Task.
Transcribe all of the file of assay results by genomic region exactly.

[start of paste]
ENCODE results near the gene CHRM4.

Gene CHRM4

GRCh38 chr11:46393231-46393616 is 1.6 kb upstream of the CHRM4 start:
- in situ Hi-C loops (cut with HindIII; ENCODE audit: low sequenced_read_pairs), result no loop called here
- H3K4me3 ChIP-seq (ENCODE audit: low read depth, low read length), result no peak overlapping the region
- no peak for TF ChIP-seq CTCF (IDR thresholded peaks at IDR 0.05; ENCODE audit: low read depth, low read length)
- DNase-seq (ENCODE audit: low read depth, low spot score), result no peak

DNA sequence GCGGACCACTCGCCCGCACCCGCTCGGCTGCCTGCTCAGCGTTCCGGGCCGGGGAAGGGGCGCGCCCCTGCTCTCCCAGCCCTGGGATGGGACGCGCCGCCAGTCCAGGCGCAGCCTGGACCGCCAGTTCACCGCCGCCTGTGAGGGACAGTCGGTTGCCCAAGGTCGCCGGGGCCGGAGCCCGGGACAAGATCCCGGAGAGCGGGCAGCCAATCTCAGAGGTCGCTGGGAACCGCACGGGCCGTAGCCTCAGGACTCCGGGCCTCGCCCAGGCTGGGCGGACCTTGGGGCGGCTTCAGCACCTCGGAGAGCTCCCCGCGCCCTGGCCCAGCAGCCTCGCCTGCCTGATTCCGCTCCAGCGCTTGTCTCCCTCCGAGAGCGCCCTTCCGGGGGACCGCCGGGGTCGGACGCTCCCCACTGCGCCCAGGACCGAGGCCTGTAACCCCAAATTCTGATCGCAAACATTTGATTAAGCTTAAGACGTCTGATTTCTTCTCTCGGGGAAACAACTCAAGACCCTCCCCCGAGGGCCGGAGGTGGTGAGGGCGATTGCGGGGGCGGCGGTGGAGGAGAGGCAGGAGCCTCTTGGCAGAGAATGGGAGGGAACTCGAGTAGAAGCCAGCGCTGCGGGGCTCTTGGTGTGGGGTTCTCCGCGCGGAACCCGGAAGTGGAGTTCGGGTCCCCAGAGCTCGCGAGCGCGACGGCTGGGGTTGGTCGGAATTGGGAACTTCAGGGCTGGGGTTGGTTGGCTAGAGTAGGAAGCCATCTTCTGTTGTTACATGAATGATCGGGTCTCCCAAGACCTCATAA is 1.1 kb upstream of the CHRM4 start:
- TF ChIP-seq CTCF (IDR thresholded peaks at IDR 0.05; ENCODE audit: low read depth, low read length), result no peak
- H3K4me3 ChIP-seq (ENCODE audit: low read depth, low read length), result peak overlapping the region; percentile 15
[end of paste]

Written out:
ENCODE results near the gene CHRM4.

Gene CHRM4

GRCh38 chr11:46393231-46393616 is 1.6 kb upstream of the CHRM4 start:
- in situ Hi-C loops (cut with HindIII; ENCODE audit: low sequenced_read_pairs), result no loop called here
- H3K4me3 ChIP-seq (ENCODE audit: low read depth, low read length), result no peak overlapping the region
- no peak for TF ChIP-seq CTCF (IDR thresholded peaks at IDR 0.05; ENCODE audit: low read depth, low read length)
- DNase-seq (ENCODE audit: low read depth, low spot score), result no peak

DNA sequence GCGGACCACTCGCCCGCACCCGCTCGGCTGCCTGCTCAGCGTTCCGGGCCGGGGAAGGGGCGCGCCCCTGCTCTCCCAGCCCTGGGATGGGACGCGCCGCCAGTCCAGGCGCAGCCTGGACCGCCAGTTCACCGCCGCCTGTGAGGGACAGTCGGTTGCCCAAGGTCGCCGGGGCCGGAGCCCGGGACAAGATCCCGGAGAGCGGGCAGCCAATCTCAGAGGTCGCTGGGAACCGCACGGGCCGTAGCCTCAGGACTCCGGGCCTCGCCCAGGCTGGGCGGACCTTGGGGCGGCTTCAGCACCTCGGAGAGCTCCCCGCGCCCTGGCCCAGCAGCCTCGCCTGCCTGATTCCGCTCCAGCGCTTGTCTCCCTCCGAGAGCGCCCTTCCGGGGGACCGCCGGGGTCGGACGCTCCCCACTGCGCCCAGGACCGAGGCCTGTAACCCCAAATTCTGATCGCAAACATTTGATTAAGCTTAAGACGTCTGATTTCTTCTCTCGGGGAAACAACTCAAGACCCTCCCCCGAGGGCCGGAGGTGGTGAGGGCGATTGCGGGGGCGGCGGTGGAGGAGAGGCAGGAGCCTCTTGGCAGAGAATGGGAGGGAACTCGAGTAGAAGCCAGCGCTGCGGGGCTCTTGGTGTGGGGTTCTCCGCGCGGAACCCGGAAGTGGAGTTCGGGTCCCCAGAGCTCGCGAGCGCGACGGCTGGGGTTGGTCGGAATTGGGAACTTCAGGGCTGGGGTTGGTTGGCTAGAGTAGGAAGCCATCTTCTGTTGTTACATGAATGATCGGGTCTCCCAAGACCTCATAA is 1.1 kb upstream of the CHRM4 start:
- TF ChIP-seq CTCF (IDR thresholded peaks at IDR 0.05; ENCODE audit: low read depth, low read length), result no peak
- H3K4me3 ChIP-seq (ENCODE audit: low read depth, low read length), result peak overlapping the region; percentile 15